If it feels like your sinuses are blocked, it may be due to the buildup of mucus in one or more of the paranasal sinus cavities.
This usually occurs because of an obstruction that affects nasal sinus drainage. The sinuses most often affected – more than 50 percent of the time – by this type of blockage and mucus buildup are the frontal paranasal sinuses, which are located above the eyes behind the brow ridges.
Causes and Symptoms
Sinus mucocoeles are typically related to a nasal obstruction that develops due to some type of trauma, the presence of nasal polyps or similar lesion, or inflammation. Over time, the frontal paranasal sinuses may expand as mucus accumulates. Sinus mucocoeles have also been linked to fluid-filled cysts that gradually enlarge and chronic non-invasive fungal sinusitis.
Children with cystic fibrosis are more likely to have sinus problems of this nature. Most mucocoeles develop with clear, thick mucus, although the mucus may be cloudy if an infection develops. Symptoms associated with frontal sinus mucocoeles include:
- Sinus drainage
- A persistent “stuffed up” feeling
- Eye and/or cheek swelling
- Pressure in the lower forehead
How a Diagnosis is Made
Because of the location of the frontal paranasal sinuses, the most effective way to identify mucocoeles is with either a CT scan or MRI. A skull radiograph is sometimes done if there is a need to determine if the affected sinus passage has expanded significantly.
CT and MRI scans are useful because they show bony defects and areas where there has been an expansion of the blockage. Images test can also identify other possible reasons for mucus buildup that may include:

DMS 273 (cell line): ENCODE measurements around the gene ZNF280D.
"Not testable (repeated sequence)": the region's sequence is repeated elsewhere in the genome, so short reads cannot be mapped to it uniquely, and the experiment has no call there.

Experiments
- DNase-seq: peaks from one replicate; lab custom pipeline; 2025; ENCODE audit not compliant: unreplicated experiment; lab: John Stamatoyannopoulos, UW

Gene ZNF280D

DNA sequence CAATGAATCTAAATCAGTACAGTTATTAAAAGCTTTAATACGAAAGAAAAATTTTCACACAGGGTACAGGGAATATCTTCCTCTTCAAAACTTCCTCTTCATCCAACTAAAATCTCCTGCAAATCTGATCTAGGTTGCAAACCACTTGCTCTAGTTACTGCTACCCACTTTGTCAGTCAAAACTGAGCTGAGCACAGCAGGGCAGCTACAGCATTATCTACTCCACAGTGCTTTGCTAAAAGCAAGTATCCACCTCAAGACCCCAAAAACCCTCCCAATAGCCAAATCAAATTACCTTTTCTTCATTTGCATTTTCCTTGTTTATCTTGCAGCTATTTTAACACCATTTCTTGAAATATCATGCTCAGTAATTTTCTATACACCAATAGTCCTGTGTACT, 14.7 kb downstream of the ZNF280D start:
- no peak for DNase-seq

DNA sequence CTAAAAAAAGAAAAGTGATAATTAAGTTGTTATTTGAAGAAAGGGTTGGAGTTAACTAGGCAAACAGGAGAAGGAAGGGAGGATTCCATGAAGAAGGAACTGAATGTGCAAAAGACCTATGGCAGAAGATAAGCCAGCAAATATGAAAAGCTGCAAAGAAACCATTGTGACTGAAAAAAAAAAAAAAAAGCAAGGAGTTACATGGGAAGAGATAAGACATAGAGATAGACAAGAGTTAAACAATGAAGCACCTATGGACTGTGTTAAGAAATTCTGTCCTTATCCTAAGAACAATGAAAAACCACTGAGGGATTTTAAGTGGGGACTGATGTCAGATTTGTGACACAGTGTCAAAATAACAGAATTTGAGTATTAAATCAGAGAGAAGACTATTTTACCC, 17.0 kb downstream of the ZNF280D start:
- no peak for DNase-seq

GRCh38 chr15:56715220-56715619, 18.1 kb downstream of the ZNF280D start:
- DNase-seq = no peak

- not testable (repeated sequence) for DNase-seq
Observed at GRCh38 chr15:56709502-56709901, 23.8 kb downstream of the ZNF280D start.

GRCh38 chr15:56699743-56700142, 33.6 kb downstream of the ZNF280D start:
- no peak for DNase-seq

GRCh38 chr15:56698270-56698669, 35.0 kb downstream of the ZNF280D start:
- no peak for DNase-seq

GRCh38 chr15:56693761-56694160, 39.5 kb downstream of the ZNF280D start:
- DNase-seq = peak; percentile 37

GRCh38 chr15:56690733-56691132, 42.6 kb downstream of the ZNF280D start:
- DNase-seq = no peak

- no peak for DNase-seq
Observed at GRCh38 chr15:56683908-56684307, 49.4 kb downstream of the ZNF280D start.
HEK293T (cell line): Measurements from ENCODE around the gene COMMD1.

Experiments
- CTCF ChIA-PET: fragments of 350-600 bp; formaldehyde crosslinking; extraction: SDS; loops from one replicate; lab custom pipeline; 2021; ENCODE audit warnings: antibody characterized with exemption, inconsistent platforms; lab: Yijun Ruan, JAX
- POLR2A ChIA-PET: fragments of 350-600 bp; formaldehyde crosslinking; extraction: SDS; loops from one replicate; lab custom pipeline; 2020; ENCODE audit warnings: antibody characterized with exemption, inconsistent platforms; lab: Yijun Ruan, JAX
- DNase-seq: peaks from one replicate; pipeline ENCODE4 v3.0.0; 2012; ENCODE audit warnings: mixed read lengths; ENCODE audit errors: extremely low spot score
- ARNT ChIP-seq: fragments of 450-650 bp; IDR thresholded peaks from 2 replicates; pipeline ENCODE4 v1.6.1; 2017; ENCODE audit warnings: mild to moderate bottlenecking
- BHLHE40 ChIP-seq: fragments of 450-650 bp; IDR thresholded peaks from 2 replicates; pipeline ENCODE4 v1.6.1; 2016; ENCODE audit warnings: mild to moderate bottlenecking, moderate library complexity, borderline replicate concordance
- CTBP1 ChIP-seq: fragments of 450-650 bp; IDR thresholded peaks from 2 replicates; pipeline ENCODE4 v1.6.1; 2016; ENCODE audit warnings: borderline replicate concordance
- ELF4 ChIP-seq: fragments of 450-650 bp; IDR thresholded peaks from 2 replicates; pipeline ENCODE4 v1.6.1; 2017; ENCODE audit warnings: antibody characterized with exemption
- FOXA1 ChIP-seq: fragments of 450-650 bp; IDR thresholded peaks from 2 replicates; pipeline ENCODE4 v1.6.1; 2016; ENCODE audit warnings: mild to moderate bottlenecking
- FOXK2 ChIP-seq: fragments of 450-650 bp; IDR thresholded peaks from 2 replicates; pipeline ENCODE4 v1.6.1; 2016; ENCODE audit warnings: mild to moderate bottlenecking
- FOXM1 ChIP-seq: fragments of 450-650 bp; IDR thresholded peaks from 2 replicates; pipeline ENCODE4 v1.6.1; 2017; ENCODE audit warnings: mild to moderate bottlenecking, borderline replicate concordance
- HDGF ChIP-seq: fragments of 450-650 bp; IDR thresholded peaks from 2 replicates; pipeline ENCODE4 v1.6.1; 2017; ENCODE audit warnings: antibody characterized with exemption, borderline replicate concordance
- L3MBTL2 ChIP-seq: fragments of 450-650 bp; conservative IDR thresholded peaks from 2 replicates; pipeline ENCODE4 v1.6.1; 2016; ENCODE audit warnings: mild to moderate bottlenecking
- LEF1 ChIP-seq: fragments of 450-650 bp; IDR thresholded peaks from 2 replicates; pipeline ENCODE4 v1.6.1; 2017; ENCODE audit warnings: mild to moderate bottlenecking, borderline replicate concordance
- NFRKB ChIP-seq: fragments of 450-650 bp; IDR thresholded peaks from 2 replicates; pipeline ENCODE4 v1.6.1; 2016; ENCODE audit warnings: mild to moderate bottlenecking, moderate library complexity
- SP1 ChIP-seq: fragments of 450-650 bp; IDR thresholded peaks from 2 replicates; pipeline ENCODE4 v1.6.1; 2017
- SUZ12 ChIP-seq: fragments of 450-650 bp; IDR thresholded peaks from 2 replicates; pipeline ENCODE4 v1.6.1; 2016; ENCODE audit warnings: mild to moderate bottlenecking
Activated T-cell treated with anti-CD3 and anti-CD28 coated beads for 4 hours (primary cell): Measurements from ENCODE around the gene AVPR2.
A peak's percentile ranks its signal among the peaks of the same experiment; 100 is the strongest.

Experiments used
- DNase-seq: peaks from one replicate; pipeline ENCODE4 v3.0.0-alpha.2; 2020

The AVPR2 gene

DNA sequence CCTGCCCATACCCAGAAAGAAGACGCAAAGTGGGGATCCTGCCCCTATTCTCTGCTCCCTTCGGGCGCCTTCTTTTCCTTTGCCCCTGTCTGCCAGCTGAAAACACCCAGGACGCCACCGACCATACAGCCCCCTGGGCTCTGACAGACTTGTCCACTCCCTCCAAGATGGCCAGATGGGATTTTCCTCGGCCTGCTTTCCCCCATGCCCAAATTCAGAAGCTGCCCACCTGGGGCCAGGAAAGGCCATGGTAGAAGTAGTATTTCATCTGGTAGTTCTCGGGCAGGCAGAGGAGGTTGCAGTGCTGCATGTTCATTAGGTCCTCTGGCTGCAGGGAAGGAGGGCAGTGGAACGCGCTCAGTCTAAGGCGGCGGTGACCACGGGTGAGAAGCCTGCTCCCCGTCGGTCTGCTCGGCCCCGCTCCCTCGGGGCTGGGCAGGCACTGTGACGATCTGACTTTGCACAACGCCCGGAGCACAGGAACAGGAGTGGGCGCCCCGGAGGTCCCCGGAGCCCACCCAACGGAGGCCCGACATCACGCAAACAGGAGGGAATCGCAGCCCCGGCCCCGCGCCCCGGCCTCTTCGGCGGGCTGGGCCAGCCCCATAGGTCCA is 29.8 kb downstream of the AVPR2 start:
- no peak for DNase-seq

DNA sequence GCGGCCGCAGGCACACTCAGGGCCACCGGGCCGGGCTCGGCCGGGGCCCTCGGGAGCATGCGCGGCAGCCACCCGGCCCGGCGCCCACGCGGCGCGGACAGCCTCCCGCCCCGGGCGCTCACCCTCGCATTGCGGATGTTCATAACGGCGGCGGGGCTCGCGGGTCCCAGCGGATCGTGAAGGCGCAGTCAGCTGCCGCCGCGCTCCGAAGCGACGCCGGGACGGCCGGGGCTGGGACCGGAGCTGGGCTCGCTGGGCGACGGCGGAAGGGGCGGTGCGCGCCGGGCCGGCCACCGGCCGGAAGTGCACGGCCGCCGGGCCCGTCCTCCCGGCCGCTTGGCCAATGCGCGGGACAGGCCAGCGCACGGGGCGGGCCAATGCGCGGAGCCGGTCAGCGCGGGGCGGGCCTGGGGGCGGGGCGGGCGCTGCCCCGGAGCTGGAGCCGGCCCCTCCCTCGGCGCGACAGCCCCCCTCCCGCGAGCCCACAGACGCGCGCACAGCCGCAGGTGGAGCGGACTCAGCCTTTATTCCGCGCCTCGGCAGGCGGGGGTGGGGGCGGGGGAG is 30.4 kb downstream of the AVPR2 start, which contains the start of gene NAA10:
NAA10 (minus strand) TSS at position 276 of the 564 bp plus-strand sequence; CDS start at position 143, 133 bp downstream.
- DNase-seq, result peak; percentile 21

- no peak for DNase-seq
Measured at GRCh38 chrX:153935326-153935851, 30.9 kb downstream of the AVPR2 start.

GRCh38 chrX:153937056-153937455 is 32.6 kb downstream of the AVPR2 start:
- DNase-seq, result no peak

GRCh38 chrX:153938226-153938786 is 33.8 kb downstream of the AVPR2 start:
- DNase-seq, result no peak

- Paranasal sinus tumors
- Mucus retention cysts
- Antrochoanal polyps (ACP) – abnormal growths related to mucus buildup
A nasal endoscopy may be done as well for diagnostic purposes to determine if other sinus passages are affected. You may also be asked about your history with sinus infections or irritations and whether or not you have underlying issues or sinus defects that could be contributing to mucus buildup.
Treating Frontal Paranasal Sinus Mucocoeles
Frontal paranasal sinus mucocoeles may first be treated with nasal irrigation methods. However, the most effective treatment method is usually endoscopic surgery. This process involves inserting a lighted scope with an attached lens via the nostrils to reach the affected sinus cavity. Special instruments are used to remove polyps, cysts, or tumors if any of these abnormalities are present.
Reconstructive surgery is sometimes needed if large, bony defects are discovered when image tests are performed. The approach to reconstructive surgery that’s recommended at UCI’s Sinus Surgery Center will depend on the extent of the bony defects. If possible, the preferred option is endoscopic surgery since minimally invasive techniques that reduce risks for the patient are used.
There are no standard recommendations for preventing frontal paranasal sinus mucocoeles. As with similar sinus-related problems, however, you may be able to reduce your risk of developing a blockage by avoiding nasal or sinus irritants as much as possible. It can also be helpful to develop a more effective treatment or symptom management plan if you have recurring sinus infections or issues with allergies.